In addition, overt monetary financing would remove a form of corporate welfare. It would stop interest payments on risk-free financial assets going into private hands whenever government net spends (profits of the central bank are turned over to the Treasury). The same will be true of interest on reserves whenever the policy rate is set to zero.

It can be noted, in closing, that adopting the simpler procedures would not prevent government from selling bonds to non-government for other purposes, such as to provide non-government with alternative saving vehicles, if this was deemed desirable. But there is no need for these asset swaps, if pursued, to be entwined in short-term interest rate management or be framed as the government “borrowing” from the private sector what it alone can issue. Nor should such bond issuance be tied to government net spending. Any decision by government to offer bonds to savers is at its discretion and not necessitated by its own spending behavior.

 
Further Reading on Overt Monetary Financing

The first of these three posts is by Scott Fullwiler; the latter two by Bill Mitchell.

Krugman, Helicopters, and Consolidation
The Bank of Japan Needs to Introduce Overt Monetary Financing Next
Overt Monetary Financing would Flush Out the Ideological Disdain for Fiscal Policy

18 thoughts on “‘Overt Monetary Financing’ in Terms of Simplicity and Transparency

  1. The policy rate (if positive) can be paid on reserves.

    But that’s welfare proportional to fiat account balance at the central bank so IOR is another form of corporate welfare.

    Also, rather than use IOR to reduce the supply of available fiat (aka reserves in the case of depository institutions) why not increase the demand for fiat by allowing all citizens to use it in the form of inherently risk-free accounts at the central bank itself and abolish government-provided deposit insurance?

  2. I support a zero interest rate policy, and so do some of the leading academic MMTers.

    The point in the post is to consider the effects on balance sheets of the different operational approaches. Since central bankers, under many circumstances, will wish to maintain a positive policy rate, it seems relevant to compare the effects of paying (positive) interest on reserves as a simpler and more transparent alternative to issuing interest-bearing treasuries.

    As for private credit creation and the private ownership of banks, I’d prefer the banking system to be nationalized.

    I am supportive of basic income, but my preference is for a combined ‘job or income guarantee’. See, for example, this post. More posts on the topic can be found in the Job and Income Guarantee category.

    Because taxes drive the currency, a job guarantee plays a critical role in MMT. Some of the academic MMTers oppose any kind of basic income measure. Others are open to some kind of combined program or at least retention of unemployment insurance. For instance, here is a recent tweet by Pavlina Tcherneva.

  3. I’d prefer the banking system to be nationalized. peterc

    I’d prefer 100% private banks with 100% voluntary depositors, a situation that has not yet existed to my knowledge since it should be considered a normal duty of a monetary sovereign to provide inherently risk-free accounting and transaction services in its fiat for all citizens rather than leave them at the mercy of private banks.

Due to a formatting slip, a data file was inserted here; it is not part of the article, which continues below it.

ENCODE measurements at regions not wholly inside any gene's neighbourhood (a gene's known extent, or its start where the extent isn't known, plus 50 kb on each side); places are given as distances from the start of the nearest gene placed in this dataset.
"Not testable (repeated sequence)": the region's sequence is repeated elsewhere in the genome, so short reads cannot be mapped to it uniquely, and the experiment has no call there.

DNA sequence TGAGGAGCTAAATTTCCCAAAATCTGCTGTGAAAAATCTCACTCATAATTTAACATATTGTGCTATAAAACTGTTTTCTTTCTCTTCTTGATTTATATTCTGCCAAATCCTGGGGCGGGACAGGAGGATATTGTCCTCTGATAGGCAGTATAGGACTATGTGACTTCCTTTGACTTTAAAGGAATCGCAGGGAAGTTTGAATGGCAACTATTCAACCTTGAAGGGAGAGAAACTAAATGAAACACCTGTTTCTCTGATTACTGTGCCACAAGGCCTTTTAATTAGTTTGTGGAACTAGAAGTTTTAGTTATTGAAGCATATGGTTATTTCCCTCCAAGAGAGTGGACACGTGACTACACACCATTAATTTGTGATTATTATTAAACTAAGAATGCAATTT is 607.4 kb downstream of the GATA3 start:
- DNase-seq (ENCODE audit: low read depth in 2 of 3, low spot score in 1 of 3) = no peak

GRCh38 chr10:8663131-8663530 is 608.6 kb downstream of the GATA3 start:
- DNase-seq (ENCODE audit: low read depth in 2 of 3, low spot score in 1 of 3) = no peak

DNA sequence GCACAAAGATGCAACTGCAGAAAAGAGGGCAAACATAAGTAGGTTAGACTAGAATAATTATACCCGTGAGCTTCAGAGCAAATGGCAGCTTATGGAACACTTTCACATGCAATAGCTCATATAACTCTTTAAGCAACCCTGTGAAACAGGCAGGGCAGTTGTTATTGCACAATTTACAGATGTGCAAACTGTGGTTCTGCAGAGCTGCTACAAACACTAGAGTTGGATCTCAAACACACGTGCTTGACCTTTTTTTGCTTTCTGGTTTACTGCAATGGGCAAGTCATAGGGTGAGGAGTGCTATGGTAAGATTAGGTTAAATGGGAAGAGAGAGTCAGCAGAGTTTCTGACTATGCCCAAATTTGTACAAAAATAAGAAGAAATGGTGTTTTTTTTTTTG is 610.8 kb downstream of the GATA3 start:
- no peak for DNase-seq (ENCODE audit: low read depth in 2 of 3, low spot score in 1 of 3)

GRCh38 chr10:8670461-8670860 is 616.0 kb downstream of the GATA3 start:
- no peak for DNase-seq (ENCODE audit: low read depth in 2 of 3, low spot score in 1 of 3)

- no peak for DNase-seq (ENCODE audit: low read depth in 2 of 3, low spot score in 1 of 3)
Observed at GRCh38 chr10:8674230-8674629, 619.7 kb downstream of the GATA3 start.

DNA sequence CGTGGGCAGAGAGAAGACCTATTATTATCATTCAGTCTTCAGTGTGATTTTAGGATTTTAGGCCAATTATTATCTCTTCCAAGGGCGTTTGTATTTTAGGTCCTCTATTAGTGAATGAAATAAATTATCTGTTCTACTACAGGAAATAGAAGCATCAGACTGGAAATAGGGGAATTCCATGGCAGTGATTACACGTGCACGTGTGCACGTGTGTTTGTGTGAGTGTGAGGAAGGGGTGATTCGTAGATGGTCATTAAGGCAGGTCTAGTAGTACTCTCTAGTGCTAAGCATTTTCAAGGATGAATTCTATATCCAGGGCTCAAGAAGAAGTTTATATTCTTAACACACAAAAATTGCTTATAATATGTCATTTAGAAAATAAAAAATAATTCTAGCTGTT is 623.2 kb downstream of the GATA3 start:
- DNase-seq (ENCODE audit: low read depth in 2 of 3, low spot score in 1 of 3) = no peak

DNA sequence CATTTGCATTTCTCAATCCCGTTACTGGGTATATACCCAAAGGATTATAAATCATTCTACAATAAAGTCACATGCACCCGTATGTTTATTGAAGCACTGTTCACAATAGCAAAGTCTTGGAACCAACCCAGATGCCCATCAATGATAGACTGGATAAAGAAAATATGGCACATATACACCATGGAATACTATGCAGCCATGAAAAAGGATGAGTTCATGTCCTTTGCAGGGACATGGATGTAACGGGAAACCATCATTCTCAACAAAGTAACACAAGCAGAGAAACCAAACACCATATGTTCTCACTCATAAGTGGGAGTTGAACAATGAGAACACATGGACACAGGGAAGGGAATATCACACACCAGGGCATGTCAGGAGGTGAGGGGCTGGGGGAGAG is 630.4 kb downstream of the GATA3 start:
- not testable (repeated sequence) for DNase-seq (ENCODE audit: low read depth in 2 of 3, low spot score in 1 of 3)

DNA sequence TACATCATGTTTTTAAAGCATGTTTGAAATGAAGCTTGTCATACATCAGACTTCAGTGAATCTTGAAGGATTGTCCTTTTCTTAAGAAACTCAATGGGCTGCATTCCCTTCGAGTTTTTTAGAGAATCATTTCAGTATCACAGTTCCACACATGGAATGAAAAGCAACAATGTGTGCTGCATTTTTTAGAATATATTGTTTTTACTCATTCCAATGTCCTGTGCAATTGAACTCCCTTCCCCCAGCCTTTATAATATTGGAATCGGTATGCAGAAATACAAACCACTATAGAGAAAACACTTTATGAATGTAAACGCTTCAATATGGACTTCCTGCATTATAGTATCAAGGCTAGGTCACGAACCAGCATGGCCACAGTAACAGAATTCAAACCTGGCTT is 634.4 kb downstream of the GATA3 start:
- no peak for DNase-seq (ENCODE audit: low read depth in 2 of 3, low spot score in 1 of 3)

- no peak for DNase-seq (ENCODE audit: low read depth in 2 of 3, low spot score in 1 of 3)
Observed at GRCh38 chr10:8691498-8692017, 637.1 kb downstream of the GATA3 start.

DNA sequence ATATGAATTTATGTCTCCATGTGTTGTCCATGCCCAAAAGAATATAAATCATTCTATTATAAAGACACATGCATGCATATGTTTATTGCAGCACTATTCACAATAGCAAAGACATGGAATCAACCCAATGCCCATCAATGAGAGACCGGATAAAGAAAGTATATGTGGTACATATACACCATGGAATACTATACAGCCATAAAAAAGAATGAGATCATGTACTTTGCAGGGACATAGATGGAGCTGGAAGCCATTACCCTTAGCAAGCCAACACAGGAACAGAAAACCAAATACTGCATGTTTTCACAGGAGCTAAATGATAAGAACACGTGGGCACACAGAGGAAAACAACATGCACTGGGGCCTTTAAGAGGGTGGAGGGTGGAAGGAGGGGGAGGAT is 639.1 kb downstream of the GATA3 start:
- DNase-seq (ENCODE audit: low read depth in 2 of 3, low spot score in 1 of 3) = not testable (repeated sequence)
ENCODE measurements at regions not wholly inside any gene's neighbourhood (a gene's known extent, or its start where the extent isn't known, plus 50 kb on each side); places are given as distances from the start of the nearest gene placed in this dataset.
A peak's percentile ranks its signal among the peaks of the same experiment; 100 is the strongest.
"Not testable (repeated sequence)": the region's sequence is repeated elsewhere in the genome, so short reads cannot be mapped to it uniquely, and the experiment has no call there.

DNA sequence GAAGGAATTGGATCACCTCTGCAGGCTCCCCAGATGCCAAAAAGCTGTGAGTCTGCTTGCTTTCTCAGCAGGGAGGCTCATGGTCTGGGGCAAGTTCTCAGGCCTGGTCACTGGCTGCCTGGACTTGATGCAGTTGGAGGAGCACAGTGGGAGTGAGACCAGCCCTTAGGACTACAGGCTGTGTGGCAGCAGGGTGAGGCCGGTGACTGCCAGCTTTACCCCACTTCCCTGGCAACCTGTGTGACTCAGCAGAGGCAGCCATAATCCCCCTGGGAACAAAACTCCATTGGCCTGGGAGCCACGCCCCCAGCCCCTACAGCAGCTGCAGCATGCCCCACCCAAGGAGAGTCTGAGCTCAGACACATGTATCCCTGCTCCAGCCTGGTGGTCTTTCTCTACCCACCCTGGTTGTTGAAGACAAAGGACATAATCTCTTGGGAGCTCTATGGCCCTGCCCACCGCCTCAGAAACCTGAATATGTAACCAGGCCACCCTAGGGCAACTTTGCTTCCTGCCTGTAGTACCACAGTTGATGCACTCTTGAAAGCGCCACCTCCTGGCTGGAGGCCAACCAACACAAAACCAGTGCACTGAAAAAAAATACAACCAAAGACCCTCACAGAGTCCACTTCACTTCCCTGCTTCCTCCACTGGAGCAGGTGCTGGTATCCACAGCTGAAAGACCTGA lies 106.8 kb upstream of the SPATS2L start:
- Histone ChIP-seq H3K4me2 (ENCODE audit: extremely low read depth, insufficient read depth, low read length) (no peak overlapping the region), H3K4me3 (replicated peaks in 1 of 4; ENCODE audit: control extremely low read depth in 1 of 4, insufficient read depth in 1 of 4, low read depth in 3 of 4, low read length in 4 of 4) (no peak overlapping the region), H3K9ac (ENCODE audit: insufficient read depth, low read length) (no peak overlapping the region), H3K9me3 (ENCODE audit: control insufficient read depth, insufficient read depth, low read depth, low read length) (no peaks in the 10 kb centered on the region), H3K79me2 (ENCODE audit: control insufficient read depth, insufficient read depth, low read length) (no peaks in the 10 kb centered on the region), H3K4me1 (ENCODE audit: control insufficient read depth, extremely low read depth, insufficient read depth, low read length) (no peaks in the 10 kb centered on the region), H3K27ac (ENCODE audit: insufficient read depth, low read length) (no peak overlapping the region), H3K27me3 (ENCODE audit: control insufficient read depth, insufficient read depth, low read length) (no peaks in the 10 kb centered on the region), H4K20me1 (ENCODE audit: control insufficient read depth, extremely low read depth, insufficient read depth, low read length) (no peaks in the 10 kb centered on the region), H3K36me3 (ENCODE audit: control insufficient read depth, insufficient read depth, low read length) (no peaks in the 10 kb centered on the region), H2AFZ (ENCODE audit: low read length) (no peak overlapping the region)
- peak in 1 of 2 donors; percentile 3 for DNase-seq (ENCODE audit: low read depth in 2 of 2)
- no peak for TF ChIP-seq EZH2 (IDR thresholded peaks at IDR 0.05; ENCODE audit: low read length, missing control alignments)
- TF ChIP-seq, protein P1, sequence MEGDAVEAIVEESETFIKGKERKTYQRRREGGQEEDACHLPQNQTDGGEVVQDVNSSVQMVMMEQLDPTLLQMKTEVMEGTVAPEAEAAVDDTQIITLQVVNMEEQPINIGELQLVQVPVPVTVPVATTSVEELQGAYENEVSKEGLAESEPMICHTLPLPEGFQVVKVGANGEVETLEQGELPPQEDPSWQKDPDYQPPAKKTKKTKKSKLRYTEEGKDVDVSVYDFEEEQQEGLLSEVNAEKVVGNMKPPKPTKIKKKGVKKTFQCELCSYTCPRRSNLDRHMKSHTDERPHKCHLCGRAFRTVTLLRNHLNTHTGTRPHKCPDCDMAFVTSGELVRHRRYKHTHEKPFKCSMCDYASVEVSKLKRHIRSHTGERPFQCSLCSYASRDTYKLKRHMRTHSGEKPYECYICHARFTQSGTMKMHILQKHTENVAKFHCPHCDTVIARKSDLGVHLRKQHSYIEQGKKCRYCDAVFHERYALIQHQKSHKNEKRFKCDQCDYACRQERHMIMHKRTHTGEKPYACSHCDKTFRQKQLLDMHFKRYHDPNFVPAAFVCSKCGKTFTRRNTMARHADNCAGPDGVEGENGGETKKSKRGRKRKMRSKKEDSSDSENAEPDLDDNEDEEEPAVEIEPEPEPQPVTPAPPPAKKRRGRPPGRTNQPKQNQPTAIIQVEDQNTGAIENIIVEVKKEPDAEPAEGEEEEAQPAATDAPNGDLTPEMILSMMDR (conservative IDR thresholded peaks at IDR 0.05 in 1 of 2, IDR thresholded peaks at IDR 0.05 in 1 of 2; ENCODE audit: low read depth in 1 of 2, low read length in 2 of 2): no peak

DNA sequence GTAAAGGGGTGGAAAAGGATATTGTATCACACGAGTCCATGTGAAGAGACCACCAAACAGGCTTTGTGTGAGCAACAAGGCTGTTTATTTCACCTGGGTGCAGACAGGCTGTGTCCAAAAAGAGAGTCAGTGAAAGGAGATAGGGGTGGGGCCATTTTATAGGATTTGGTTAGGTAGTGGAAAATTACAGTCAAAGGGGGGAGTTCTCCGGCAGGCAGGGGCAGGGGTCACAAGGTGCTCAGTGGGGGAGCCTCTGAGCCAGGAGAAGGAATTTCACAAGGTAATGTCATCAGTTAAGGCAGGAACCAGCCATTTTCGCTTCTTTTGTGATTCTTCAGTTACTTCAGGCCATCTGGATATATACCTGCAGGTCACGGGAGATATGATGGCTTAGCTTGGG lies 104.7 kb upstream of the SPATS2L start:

4. I support a zero interest rate policy, and so do some of the leading academic MMTers. peterc

    Meaning the central bank lends to depository institutions at 0%* rather than penalty rates? Isn’t that welfare too**?

    *Because presumably interbank lending breaks down at 0%?
    **Actually, any lending by the central bank to the private sector can be construed as welfare.

  5. *Because presumably interbank lending breaks down at 0%? aa

    No that does not make sense since the interbank lending rate would never reach 0% unless the loans were over-collateralized such that a default would profit the lender.

    So direct loans from the central bank at 0% are meant to preclude or contain liquidity crises? Where banks are afraid to lend to each other?

    Even so it’s still welfare for a usury cartel and by extension for the rich, the most so-called credit-worthy.

    There is a solution that does not require welfare for the banks and that includes an alternative payment system at the central bank to the one that must work through the banks but instead consists of the accounts of individual citizens, their businesses, etc.

  6. “I’d prefer the banking system to be nationalized. peterc

    I’d prefer 100% private banks with 100% voluntary depositors, a situation that has not yet existed to my knowledge since it should be considered a normal duty of a monetary sovereign to provide inherently risk-free accounting and transaction services in its fiat for all citizens rather than leave them at the mercy of private banks.”

    I prefer Neil Wilson’s approach in his piece “Making banks work”:

    http://www.3spoken.co.uk/2013/05/making-banks-work.html

    “About the only reason we should pay bankers to do anything is if they can demonstrate the skill of underwriting capital projects against a prospective income stream.

    In simple terms this means somebody going into a bank with a proposal that requires a certain amount of money. The bank staff considers whether the prospective income stream proposed to repay that money is adequate to repay the loan and pay the wages and costs of the bank – including a reasonable return to whatever risk capital underpins the bank.

    Note that there is no asset collateral involved in this process.”